The thing to keep in mind is that creating custom constraints is a 2 step process.  These steps can be done in any order, but we will start with creating the constraint annotation first.  Listing 6 is an example of a custom constraint annotation.  This annotation is applied to the model class, similarly to the @Entity JPA annotation.  What should be noticed here is the validatedBy argument; its purpose is to link the constraint annotation to the implementation class, in this case ReservationDateRangeImpl.  In other words, ReservationDateRangeImpl will perform the actual validation.

Listing 6
import java.lang.annotation.ElementType;
import java.lang.annotation.Retention;
import java.lang.annotation.RetentionPolicy;
import java.lang.annotation.Target;

import javax.validation.Constraint;
import javax.validation.Payload;

@Constraint(validatedBy = ReservationDateRangeImpl.class)
@Target({ ElementType.TYPE, ElementType.METHOD, ElementType.FIELD, ElementType.CONSTRUCTOR, ElementType.PARAMETER })
public @interface ReservationDateRange {

    String message() default "The check-out date must be after the check-in date.";

    Class[] groups() default {};

    Class[] payload() default {};


Listing 7 is the implementation class ReservationDateRangeImpl.  So when the model is validated, @ReservationDateRange will also be applied as a constraint.

Listing 7
import javax.validation.ConstraintValidator;
import javax.validation.ConstraintValidatorContext;

public class ReservationDateRangeImpl implements
        ConstraintValidator<ReservationDateRange, Reservation> {

    public void initialize(reservationDateRange reservationDateRange) {

    public boolean isValid(Reservation reservation,
            ConstraintValidatorContext context) {
        if ((reservation.getCheckInDate() != null)
                && (reservation.getCheckOutDate() != null)
                && reservation.getCheckOutDate().before(
                        reservation.getCheckInDate())) {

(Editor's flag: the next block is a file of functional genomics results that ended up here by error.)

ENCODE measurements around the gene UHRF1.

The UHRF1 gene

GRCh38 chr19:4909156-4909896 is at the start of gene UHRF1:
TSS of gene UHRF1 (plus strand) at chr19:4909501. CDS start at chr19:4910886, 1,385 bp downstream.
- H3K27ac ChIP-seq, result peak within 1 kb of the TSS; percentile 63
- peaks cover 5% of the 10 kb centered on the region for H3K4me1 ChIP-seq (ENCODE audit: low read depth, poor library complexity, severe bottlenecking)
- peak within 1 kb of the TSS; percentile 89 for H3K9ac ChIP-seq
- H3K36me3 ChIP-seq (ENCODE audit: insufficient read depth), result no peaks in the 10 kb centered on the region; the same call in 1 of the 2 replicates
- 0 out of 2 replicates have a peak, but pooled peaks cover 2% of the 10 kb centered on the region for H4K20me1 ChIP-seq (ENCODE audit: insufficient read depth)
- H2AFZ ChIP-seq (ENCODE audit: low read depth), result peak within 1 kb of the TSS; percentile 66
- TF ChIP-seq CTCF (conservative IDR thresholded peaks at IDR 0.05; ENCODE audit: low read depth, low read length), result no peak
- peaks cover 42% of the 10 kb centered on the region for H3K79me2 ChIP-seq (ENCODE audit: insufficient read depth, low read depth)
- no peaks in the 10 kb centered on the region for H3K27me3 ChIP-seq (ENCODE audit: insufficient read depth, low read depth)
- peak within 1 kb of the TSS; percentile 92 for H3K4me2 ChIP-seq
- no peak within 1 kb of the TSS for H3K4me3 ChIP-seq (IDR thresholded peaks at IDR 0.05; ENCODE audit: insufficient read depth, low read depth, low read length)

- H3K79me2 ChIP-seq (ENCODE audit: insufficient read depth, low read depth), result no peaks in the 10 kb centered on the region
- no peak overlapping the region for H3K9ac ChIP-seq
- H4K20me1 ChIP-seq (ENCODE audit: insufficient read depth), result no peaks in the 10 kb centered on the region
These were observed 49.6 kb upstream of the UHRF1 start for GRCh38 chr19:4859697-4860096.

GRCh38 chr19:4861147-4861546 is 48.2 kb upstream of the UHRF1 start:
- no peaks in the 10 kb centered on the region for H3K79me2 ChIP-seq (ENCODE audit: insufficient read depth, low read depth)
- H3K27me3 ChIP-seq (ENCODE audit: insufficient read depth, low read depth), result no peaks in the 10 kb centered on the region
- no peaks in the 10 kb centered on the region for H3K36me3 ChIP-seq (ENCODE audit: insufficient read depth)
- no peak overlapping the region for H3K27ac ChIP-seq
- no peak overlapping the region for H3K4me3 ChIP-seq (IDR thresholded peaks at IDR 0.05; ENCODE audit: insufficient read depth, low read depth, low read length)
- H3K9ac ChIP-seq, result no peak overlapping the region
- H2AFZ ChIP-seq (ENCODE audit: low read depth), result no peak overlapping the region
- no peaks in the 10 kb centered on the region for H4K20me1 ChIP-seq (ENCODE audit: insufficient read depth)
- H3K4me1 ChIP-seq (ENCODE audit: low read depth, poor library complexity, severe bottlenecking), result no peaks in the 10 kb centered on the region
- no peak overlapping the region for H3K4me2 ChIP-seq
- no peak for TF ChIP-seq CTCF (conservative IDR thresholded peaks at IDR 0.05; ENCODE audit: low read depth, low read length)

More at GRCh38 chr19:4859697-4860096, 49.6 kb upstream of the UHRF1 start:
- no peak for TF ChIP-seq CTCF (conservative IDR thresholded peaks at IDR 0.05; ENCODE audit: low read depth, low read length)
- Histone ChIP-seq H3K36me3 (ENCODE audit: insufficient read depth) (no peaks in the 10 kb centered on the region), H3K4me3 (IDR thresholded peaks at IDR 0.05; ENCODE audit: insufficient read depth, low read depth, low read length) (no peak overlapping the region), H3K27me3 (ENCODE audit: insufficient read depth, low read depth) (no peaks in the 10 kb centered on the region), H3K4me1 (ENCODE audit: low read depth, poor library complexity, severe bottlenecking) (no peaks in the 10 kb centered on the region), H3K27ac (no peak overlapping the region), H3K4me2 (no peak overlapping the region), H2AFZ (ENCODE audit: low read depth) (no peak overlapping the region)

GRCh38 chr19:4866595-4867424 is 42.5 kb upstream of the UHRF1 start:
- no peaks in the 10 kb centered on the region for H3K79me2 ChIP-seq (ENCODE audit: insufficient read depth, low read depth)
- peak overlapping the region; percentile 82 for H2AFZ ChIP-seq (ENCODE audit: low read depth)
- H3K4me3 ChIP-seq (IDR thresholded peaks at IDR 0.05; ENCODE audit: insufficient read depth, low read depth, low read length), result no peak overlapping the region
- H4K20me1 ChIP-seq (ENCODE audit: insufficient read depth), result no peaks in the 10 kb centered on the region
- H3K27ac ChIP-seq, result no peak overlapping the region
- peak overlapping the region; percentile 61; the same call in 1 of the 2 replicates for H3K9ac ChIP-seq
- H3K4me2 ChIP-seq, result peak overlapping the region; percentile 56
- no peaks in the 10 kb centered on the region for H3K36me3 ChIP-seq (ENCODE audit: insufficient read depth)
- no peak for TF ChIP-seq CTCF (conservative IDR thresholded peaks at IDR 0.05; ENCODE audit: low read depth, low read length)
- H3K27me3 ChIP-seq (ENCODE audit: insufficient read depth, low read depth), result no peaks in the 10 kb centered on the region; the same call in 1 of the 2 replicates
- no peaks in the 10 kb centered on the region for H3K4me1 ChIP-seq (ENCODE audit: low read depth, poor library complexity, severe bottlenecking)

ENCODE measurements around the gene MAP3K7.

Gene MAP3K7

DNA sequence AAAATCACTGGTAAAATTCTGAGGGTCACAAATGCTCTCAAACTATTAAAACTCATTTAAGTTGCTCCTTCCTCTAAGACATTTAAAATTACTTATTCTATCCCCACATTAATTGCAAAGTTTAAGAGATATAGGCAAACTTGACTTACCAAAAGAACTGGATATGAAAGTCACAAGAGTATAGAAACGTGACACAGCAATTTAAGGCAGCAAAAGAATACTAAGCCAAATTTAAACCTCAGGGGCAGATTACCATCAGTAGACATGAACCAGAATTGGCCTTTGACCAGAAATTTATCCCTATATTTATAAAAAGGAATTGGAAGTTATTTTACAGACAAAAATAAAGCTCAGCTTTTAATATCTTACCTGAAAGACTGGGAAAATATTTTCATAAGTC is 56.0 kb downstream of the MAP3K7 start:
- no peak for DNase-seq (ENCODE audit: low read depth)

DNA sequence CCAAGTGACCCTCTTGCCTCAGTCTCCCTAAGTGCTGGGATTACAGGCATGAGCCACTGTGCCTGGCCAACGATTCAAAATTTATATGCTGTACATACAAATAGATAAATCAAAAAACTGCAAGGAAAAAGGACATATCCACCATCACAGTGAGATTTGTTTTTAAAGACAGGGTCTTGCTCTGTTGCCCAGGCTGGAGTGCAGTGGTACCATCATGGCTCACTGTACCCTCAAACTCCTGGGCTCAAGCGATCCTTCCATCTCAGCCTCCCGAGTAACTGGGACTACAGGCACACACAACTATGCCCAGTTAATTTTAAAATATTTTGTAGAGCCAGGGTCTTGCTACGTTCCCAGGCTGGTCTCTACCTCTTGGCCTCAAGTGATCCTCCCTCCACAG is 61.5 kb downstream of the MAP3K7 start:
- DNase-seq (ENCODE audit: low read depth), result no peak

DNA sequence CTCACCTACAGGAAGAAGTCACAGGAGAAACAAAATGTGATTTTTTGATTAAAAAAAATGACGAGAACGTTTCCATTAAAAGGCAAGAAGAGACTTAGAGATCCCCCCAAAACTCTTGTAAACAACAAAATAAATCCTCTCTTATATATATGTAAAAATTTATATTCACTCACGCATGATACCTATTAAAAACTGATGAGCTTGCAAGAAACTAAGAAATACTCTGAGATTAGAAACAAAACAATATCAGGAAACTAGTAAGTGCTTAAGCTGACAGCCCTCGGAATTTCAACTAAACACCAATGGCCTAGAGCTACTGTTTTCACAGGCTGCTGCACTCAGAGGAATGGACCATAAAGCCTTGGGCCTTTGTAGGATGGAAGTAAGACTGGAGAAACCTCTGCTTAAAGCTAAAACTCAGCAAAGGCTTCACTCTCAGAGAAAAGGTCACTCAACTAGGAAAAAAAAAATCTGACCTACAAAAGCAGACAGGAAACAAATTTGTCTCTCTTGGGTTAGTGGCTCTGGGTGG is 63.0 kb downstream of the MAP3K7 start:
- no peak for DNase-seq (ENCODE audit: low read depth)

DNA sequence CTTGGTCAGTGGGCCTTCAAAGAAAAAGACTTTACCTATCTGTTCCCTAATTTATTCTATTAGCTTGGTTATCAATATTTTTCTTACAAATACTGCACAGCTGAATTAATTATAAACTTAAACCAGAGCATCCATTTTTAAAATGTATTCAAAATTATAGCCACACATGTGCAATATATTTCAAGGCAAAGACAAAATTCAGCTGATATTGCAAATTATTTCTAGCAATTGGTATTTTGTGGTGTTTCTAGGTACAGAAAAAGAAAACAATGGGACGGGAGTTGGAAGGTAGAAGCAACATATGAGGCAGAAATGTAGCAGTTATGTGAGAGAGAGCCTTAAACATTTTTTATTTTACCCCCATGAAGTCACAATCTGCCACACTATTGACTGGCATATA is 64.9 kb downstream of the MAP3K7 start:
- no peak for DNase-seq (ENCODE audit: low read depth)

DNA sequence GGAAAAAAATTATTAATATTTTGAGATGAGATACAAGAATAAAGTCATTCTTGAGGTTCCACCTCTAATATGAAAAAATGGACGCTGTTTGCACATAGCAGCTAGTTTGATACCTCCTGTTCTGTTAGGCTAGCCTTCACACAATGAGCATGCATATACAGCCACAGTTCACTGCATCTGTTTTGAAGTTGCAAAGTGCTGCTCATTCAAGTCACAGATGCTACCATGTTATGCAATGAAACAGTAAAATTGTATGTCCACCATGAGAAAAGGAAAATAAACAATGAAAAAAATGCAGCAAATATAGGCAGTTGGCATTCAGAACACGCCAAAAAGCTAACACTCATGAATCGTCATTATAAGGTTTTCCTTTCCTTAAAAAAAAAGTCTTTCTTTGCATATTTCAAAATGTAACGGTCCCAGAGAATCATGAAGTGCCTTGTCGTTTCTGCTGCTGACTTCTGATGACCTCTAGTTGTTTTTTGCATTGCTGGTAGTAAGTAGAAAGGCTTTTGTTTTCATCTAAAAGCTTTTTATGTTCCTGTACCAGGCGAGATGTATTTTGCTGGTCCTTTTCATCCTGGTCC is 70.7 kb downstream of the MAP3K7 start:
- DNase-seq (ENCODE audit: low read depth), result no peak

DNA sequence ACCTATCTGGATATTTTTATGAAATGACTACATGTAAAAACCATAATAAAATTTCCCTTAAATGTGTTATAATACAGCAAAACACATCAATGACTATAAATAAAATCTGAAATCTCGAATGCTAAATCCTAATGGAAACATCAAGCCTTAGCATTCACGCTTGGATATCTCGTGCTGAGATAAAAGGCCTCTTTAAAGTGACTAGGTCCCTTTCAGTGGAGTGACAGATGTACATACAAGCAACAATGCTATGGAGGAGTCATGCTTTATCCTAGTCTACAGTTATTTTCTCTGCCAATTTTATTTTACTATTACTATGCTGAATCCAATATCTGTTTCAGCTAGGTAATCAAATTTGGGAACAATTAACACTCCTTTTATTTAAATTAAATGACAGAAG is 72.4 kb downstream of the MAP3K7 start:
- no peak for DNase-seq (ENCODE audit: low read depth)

return false;
        return true;

A Word About Groups
Looking back at Listing 6, you might notice the line that refers to a Class[] array called groups.  Annotations can be organized into groups; moreover, it is possible for each annotation to belong to several groups, including the DEFAULT group.  With groups, you can specify what combination of constraints (supplied or custom) that you wish to apply during manual validation.  The detractor here is that each group is represented by a Java Class.  To date, I have used interfaces as my group classes.

Issues with Custom Constraints - Separation of Concerns or Anemic Domain
Before you go off and write your own custom constraint annotations, take a moment to reflect upon the purpose and intended behavior of your domain or model objects.  Albeit easy to do, writing custom constraint annotations to enforce business logic may not be the right call.  Adding business logic to domain or model objects is generally considered to be a bad idea since it violates the paradigm of "Separation of Concerns" and mixes the business logic layers of an application with the domain or model layer of the application.  I guess this really depends on what side you agree with in the "Anemic Domain" anti-pattern debate.

I have my beliefs, but I am not advocating in either direction.  One could argue that the Reservation object is incomplete if we cannot constrain the behavior of the check-in/out date fields.  It could also be argued that we have already violated the tenets of proper design by combining persistence in our domain objects, by adding JPA annotations to them.  I look at it from a pure OOP perspective which combines data and behavior in each object.  From there, I apply the "what makes the best sense" paradigm when designing my applications and using these techniques.